A version of this article appeared in symmetry on April 14, 2014.
From accelerators unexpectedly beneath your feet to a ferret that once cleaned accelerator components, symmetry shares some lesser-known facts about particle accelerators. Image: Sandbox Studio, Chicago
The Large Hadron Collider at CERN laboratory has made its way into popular culture: Comedian John Stewart jokes about it on The Daily Show, character Sheldon Cooper dreams about it on The Big Bang Theory and fictional villains steal fictional antimatter from it in Angels & Demons.
Despite their uptick in popularity, particle accelerators still have secrets to share. With input from scientists at laboratories and institutions worldwide, symmetry has compiled a list of 10 things you might not know about particle accelerators.
There are more than 30,000 accelerators in operation around the world.
Accelerators are all over the place, doing a variety of jobs. They may be best known for their role in particle physics research, but their other talents include: creating tumor-destroying beams to fight cancer; killing bacteria to prevent food-borne illnesses; developing better materials to produce more effective diapers and shrink wrap; and helping scientists improve fuel injection to make more efficient vehicles.
One of the longest modern buildings in the world was built for a particle accelerator.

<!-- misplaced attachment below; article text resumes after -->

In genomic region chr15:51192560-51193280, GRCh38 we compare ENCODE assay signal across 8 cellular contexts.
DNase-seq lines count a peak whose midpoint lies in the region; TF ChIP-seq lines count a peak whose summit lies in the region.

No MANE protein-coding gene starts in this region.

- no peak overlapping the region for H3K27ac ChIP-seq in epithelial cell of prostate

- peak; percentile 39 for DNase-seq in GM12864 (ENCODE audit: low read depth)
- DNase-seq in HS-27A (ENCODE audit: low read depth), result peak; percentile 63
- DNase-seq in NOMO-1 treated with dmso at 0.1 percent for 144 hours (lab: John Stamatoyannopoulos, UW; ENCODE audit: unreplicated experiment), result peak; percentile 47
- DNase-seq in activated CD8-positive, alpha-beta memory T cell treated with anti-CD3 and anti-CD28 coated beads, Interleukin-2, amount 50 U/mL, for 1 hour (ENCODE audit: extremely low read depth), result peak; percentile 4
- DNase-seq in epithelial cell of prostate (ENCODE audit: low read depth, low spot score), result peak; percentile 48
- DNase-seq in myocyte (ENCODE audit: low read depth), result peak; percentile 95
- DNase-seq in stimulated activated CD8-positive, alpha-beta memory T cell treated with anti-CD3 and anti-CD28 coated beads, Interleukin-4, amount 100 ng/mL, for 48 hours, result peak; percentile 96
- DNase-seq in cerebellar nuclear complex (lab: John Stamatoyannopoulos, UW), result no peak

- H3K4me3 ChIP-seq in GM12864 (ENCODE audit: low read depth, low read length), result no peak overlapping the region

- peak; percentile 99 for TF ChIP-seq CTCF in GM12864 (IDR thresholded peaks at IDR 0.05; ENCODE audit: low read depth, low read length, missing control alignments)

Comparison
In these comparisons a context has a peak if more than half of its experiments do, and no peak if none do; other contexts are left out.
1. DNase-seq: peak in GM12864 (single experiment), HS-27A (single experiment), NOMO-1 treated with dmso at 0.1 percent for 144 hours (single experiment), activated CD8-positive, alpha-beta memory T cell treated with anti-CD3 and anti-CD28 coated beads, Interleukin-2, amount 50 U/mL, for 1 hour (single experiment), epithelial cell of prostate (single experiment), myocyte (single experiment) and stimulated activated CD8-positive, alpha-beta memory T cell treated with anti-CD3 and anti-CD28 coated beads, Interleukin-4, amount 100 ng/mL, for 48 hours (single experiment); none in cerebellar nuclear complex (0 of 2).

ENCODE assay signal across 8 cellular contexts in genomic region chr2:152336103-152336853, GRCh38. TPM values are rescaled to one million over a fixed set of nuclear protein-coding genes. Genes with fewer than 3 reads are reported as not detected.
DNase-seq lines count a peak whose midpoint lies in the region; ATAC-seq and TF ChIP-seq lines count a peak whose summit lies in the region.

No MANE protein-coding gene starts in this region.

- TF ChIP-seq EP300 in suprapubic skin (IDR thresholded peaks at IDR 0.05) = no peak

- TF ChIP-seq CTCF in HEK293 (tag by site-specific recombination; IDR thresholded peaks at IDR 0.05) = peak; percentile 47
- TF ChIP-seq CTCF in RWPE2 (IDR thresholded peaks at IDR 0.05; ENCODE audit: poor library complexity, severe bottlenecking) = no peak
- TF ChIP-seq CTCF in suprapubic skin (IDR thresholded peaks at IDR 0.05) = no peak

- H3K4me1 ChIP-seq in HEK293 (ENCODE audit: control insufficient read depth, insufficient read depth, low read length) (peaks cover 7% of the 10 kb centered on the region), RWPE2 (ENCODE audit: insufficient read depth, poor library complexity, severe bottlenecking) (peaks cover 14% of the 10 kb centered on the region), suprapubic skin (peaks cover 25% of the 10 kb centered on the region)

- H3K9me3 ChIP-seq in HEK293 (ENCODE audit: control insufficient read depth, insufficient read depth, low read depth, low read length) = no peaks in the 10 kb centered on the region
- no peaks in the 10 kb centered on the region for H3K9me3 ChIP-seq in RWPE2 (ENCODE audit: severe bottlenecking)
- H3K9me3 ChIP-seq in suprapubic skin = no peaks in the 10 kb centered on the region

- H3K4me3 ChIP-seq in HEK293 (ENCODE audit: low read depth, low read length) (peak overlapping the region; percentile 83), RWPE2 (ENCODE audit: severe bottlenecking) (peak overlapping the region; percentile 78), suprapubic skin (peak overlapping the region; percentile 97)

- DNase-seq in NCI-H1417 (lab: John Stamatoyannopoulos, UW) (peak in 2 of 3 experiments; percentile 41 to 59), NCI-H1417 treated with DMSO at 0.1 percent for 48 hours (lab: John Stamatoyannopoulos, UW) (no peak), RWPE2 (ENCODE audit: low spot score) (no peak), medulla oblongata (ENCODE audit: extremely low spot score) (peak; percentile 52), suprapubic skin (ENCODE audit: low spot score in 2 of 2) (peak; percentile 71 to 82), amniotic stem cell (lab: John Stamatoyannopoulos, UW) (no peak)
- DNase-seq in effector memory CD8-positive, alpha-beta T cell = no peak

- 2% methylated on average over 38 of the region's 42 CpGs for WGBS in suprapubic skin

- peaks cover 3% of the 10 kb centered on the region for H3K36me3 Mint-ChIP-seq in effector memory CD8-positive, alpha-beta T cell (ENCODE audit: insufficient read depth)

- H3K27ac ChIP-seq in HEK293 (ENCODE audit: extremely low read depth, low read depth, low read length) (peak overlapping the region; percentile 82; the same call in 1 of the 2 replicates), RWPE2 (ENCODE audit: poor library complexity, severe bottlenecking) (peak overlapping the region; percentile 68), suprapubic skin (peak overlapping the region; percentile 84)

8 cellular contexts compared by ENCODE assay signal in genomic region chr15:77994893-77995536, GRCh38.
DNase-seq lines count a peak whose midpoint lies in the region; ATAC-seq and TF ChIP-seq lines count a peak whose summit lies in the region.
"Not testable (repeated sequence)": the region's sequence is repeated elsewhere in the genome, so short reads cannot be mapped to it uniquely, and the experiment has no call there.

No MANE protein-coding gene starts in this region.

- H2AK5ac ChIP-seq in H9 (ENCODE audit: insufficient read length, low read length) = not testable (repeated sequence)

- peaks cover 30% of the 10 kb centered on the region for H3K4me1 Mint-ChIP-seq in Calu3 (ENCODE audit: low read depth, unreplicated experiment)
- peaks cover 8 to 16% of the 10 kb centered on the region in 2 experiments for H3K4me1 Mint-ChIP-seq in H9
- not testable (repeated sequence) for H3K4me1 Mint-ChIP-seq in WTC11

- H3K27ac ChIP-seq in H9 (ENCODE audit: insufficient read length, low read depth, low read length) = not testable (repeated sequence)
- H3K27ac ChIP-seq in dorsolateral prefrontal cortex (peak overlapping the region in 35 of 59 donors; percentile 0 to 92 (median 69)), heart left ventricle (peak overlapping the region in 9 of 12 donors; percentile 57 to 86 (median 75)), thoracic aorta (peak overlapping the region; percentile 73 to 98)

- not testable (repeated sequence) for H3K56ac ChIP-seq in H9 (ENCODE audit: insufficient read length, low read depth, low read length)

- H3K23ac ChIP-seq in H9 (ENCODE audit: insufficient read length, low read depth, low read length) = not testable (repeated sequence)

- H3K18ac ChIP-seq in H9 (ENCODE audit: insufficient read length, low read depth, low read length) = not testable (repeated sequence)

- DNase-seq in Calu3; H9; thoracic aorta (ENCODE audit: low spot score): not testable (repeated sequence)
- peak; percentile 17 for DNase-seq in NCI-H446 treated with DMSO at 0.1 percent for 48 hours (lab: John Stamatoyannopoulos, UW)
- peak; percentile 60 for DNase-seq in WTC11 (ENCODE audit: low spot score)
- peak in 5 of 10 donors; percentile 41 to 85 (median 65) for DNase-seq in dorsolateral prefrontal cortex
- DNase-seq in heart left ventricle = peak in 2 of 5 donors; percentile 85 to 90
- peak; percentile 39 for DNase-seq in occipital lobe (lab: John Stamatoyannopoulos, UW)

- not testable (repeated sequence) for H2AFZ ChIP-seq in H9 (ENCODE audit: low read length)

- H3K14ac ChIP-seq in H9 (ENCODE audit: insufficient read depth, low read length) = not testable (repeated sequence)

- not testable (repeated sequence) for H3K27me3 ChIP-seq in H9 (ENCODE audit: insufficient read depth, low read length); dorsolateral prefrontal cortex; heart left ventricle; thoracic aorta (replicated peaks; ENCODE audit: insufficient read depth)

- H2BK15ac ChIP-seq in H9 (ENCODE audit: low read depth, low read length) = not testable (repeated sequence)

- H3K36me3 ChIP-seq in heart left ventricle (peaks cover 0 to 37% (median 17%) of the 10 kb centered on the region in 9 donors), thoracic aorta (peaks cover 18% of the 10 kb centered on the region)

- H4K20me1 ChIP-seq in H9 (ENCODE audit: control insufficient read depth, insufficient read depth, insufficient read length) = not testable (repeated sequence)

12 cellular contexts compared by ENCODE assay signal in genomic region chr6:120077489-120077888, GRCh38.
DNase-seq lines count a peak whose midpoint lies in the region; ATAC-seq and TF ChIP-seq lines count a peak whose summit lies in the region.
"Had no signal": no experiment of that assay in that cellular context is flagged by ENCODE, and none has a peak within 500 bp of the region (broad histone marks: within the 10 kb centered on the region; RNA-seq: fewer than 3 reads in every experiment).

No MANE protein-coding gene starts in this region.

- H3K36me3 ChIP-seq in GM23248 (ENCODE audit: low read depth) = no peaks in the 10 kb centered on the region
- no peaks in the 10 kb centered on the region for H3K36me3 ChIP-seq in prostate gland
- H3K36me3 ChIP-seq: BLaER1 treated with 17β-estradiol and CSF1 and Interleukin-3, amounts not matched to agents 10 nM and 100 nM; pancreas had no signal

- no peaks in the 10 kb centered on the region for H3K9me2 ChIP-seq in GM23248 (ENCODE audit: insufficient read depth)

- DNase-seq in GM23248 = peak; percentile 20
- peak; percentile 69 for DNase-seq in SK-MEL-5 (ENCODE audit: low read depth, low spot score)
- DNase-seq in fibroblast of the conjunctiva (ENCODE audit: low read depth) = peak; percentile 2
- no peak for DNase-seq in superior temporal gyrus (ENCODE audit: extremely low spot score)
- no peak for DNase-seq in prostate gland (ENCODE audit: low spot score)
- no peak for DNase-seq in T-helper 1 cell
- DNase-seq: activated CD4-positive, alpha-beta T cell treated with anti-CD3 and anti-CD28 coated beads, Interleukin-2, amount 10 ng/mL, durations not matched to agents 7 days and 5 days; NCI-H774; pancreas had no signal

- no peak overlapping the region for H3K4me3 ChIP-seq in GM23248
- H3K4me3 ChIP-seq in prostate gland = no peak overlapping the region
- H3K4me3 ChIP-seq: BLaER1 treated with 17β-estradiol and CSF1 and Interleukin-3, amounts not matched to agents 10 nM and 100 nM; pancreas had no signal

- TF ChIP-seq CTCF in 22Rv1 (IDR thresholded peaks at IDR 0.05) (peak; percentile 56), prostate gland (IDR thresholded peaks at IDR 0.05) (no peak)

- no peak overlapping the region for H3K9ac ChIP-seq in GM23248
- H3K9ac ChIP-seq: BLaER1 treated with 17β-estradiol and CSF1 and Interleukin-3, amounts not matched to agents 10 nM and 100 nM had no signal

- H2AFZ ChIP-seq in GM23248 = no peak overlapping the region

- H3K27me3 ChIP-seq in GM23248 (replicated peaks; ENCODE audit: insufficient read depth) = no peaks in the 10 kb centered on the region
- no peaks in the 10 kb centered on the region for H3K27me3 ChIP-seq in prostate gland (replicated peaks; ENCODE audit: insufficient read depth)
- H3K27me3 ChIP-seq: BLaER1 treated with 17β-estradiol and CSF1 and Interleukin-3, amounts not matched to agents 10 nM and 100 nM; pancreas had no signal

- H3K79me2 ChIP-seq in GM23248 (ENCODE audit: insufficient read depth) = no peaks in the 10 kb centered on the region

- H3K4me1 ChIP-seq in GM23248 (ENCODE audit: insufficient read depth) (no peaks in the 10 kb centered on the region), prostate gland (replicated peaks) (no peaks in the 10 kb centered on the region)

Linear accelerators, or linacs for short, are designed to hurl a beam of particles in a straight line. In general, the longer the linac, the more powerful the particle punch. The linear accelerator at SLAC National Accelerator Laboratory, near San Francisco, is the largest on the planet.
SLAC’s klystron gallery, a building that houses components that power the accelerator, sits atop the accelerator. It’s one of the world’s longest modern buildings. Overall, it’s a little less than 2 miles long, a feature that prompts laboratory employees to hold an annual footrace around its perimeter.
Particle accelerators are the closest things we have to time machines, according to Stephen Hawking.
In 2010, physicist Stephen Hawking wrote an article for the UK paper the Daily Mail explaining how it might be possible to travel through time. We would just need a particle accelerator large enough to accelerate humans the way we accelerate particles, he said.
A person-accelerator with the capabilities of the Large Hadron Collider would move its passengers at close to the speed of light. Because of the effects of special relativity, a period of time that would appear to someone outside the machine to last several years would seem to the accelerating passengers to last only a few days. By the time they stepped off the LHC ride, they would be younger than the rest of us.
Hawking wasn’t actually proposing we try to build such a machine. But he was pointing out a way that time travel already happens today. For example, particles called pi mesons are normally short-lived; they disintegrate after mere millionths of a second. But when they are accelerated to nearly the speed of light, their lifetimes expand dramatically. It seems that these particles are traveling in time, or at least experiencing time more slowly relative to other particles.